The programmable sounds are a less consistent bunch, but in part this seems to be because Roland have included sounds which work most effectively when combined with another sound in Dual mode. Roland have chosen to construct dual voicings for almost all their factory-programmed Patches, which has paid off in showing the instrument to good advantage.
The Patch and programmable Tone memories can be transferred between synth and M64C cartridge in one go (and similarly sent and received over MIDI), but you can also transfer individual Patches and individual Tones to any memory positions you want.
The inclusion of an onboard sequencer (single track, real-time only) may seem superfluous given the current proliferation of dedicated and computer-based sequencers, yet its accessibility and simple operation make it a useful feature to have around.
There are only two parameters: sequence repeat on/off and sequence tempo. And of course, once you've recorded your sequence you're free to play over it using the remaining JX voices; what's a pity is that you can't assign the sequence to one sound in Dual mode and play over it with the other sound.
It's worth noting that the 10 has no onboard sequence memory; in order to record anything you need either Roland's M16C or M64C cartridge. These can record approximately 400 and 1600 notes respectively, but they're not exactly the cheapest form of sequence storage - all the more reason to commit your lasting musical thoughts to an external sequencer, using the internal sequencer for trying out ideas.
"Specification: In addition to the standard dual voicing mode, you can choose to cross-fade between the two sounds using aftertouch..."
The Chase Play feature turns out to be none other than our friend of recent Korg acquaintance, the built-in DDL. Well, almost. The new JX doesn't achieve its delay effects by processing an audio signal; instead, there's some clever real-time manipulation of the synth's voices to give DDL-type effects. This approach does mean that you're tied to the JX's voice limit, but for many uses that's not too much of a problem.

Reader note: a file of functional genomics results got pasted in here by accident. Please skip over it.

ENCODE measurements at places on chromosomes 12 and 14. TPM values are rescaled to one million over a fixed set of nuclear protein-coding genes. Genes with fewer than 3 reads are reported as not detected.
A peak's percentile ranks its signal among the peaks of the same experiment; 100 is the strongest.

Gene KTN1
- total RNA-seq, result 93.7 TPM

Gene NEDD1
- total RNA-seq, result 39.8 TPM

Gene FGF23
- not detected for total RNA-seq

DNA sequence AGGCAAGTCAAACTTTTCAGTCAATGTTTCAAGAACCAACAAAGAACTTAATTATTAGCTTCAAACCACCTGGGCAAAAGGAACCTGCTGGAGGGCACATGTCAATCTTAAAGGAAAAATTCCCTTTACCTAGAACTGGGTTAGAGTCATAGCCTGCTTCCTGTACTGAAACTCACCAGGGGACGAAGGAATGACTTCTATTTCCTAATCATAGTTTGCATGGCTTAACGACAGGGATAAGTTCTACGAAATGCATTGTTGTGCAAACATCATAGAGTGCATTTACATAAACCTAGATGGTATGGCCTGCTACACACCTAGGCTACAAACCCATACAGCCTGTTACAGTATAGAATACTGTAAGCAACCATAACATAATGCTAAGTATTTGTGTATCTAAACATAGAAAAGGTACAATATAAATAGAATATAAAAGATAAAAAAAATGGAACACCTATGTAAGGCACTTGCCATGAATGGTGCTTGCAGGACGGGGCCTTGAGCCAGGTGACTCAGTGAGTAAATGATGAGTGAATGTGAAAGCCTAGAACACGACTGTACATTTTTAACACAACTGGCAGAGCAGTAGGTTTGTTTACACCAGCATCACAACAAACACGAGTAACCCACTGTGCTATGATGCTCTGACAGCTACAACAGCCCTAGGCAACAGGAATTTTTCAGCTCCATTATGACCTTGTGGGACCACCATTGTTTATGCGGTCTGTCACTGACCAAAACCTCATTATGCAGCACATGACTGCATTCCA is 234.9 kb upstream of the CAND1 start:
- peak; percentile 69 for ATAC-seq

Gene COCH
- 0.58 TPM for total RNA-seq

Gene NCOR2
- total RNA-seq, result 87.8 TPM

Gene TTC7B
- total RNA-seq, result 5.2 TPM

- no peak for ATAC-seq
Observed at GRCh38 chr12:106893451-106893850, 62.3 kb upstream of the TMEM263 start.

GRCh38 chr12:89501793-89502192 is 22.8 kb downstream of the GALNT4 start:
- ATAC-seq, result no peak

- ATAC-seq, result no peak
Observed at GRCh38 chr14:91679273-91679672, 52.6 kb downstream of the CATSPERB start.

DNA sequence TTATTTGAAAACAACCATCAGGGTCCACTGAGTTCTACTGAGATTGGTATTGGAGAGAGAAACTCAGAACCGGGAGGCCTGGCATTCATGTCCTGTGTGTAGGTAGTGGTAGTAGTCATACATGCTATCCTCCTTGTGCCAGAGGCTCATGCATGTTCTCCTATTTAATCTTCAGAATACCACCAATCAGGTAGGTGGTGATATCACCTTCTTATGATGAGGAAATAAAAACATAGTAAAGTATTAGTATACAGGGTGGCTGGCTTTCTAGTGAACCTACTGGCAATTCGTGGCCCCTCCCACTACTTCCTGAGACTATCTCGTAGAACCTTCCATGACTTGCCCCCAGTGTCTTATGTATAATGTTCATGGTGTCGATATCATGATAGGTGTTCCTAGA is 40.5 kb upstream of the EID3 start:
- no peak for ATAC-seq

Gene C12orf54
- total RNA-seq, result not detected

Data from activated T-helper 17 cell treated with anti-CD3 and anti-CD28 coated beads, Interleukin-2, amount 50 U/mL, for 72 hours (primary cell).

Chase Play works in Dual mode only, sounding the Upper tone as you play a note and delaying the Lower tone. Three modes allow you to choose between a one-off Upper/Lower delay for each note played, Upper followed repeatedly by Lower, or alternation between Upper and Lower. Where this differs from a standard DDL is that you can use two different sounds (perhaps at different transpositions) to create otherwise unobtainable effects.
Two further parameters govern delay time (up to four seconds, variable over 100 steps) and delay level, the latter governing the number of repeats for each note played - with the maximum being just over 100. Hey presto, you've got a sequenced drone pattern from playing one note. In practice Chase Play is an extremely versatile feature, made all the more useful by being Patch-programmable.